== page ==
This is a companion piece to https://doi.org/10.1063/5.0166678

Code to replicate the figures in the corresponding paper can be found on Github.

See also the spectral_density Python package.

Consider a Hermitian matrix $\mathbf{H}$ with eigenvalues $\{\lambda_i\}$ and eigenvectors $\{\mathbf{u}_i\}$. Given a vector $\mathbf{v}$, we may be interested in the Local Density of States $\rho(x) = \sum_{i=1}^{d} |\langle \mathbf{v} | \mathbf{u}_i \rangle|^2 \delta(x-\lambda_i).$

We can’t efficiently compute $\rho(x)$ exactly, as this is equivalent to determining all the eigenvalues. However, we can compute moments $\int x^n \rho(x) \mathrm{d}{x} = \langle \mathbf{v}|\mathbf{H}^n|\mathbf{v}\rangle$ for $n=0,2, \ldots, s$.

The aim of the Kernel Polynomial Method (KPM) is to produce a “density” $\rho_{\text{KPM}}(x)$ approximating $\hat{\rho}(x)$.
Towards this end, let $\sigma(x)$ be a fixed *reference density* and expand $\hat{\rho}(x)/\sigma(x)$ as a formal polynomial series
$\frac{\hat{\rho}(x)}{\sigma(x)}
= \sum_{n=0}^{\infty} \mu_n p_n(x),$
where $\{p_n\}$ are the orthonormal polynomials with respect to $\sigma(x)$.
Using the orthonormality of the $\{p_n\}$ with respect to $\sigma(x)$, we can compute $\mu_n$ by
$\mu_n
= \int \sigma(x) \frac{\hat{\rho}(x)}{\sigma(x)} p_n(x) \mathrm{d}E
= \int \hat{\rho}(x) p_n(x) \mathrm{d}E
= \langle \mathbf{v} | p_n(\mathbf{H}) | \mathbf{v} \rangle.$
Thus, we see the $\{\mu_n\}$ are the so-called (modified) moments of $\hat{\rho}(x)$ with respect to the orthogonal polynomials of $\sigma(x)$ and can be computed without explicit knowledge of $\hat{\rho}(x)$ using the expression above.

Computing the first $s$ moments naturally gives an approximation $\rho_{\text{KPM}}(x)$ to $\hat{\rho}(x)$ defined by $\rho_{\text{KPM}}(x) = \sigma(x) \sum_{n=0}^{s} \mu_n p_n(x).$ When the degree of the approixmation $s\to\infty$, $\rho_{\text{KPM}}(x) \to \sigma(x) \sum_{n=0}^{\infty} \mu_n p_n(x) = \hat{\rho}(x).$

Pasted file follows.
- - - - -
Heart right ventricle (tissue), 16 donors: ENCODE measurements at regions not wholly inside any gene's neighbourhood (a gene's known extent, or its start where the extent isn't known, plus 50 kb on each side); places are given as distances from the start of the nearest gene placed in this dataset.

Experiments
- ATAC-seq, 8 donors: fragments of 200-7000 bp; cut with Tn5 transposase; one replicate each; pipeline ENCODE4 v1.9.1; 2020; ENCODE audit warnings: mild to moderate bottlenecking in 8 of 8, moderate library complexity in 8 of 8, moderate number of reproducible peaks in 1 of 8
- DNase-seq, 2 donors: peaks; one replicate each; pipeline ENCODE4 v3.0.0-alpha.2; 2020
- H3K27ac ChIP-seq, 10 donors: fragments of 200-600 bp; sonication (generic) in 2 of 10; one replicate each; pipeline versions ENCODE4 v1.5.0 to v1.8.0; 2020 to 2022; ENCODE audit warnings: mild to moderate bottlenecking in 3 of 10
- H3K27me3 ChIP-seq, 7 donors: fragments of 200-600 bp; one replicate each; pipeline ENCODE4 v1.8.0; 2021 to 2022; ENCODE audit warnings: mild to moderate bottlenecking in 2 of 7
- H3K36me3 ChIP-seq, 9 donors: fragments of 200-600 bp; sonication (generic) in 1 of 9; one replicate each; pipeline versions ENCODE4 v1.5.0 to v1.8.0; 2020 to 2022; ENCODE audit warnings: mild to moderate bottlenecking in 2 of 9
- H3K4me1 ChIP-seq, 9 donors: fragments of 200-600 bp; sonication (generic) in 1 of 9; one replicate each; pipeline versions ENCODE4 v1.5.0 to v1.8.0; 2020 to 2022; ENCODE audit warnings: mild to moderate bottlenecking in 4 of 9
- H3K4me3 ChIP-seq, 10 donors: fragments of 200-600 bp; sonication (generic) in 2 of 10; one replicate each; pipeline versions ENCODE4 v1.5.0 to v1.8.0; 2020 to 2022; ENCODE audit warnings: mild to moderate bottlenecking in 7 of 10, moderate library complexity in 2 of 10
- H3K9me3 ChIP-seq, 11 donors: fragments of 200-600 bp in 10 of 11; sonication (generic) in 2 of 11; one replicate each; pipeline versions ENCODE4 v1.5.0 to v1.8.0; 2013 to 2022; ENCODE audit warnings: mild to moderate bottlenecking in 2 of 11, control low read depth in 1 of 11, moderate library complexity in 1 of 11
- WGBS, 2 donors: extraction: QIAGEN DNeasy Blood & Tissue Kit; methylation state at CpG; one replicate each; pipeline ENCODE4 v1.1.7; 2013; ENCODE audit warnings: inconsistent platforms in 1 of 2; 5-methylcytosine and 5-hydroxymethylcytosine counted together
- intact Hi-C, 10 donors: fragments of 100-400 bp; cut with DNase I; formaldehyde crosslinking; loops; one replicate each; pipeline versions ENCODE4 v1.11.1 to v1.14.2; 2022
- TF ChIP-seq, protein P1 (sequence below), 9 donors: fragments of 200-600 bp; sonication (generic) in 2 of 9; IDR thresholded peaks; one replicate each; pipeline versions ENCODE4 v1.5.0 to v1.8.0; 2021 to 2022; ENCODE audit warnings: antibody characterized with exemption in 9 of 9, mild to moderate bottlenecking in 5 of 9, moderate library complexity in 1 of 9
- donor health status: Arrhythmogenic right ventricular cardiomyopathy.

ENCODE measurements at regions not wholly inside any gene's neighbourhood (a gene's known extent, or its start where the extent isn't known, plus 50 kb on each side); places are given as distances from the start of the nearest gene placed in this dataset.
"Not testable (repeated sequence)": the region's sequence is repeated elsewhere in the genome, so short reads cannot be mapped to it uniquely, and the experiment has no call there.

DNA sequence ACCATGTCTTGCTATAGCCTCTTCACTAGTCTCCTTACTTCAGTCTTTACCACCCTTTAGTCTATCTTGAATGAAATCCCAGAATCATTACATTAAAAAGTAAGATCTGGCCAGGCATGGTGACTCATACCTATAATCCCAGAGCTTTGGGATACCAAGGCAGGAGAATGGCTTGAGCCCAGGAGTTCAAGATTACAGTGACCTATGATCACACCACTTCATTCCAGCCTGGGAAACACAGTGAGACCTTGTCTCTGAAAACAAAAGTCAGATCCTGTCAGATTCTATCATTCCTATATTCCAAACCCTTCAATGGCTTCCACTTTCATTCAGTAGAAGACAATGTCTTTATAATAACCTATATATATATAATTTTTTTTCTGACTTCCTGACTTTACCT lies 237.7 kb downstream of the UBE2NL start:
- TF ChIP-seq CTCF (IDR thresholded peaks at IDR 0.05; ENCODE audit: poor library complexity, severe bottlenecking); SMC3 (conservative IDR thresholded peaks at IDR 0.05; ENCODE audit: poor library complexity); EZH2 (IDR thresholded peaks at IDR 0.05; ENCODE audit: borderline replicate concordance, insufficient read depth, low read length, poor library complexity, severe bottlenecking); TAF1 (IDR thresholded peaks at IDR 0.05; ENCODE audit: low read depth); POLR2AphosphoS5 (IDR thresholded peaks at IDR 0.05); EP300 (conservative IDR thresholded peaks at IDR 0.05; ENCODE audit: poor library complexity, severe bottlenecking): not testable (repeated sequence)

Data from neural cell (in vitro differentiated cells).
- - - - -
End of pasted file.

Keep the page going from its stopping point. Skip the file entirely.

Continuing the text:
Typically, one chooses the reference density $\sigma(x) \propto 1/\sqrt{1-x^2}$ to be the orthogonality measure for the Chebyshev polynomials. In this case, the modified moments $\langle \mathbf{v} | \mathbf{T}_n (\mathbf{H})| \mathbf{v}\rangle$ can be computed by computing Chebyshev polynomials in $\mathbf{H}$ applied to $\mathbf{v}$. For such an approach to work, it is critical that $\mathbf{H}$ is scaled so that the spectrum is contained in $[-1,1]$.

The Lanczos method for matrix function approximation (Lanczos-FA) can be used to approximate $f(\mathbf{A})\mathbf{b}$ (read more about this task here). For polynomials, the method is mathematically exact, and so we can use this method to compute $\langle \mathbf{v} | p_n(\mathbf{H}) | \mathbf{v} \rangle$. In the present paper, the key observation is the expensive part of this approach (running Lanczos) is completely independent of the choice of reference density $\sigma(x)$. This means we can obtain lots of different KPM approxiamtions for essentially free. This avoids the need for determining how to scale $\mathbf{H}$ a priori and also allows us to use more “exotic” reference densities.

There is a lot of concern that the Lanczos method is unstable. Another contribution of this paper is to try and spread awareness about the way the instabilities of Lanczos actually impact methods like Lanczos-FA. For example, [1] shows that the method accurately computes (bounded) polynomial moments!

1. Knizhnerman, L.A. The Simple Lanczos Procedure: Estimates of the Error of the Gauss Quadrature Formula and Their Applications. *Comput. Math. Math. Phys.* **1996**, *36*, 1481–1492.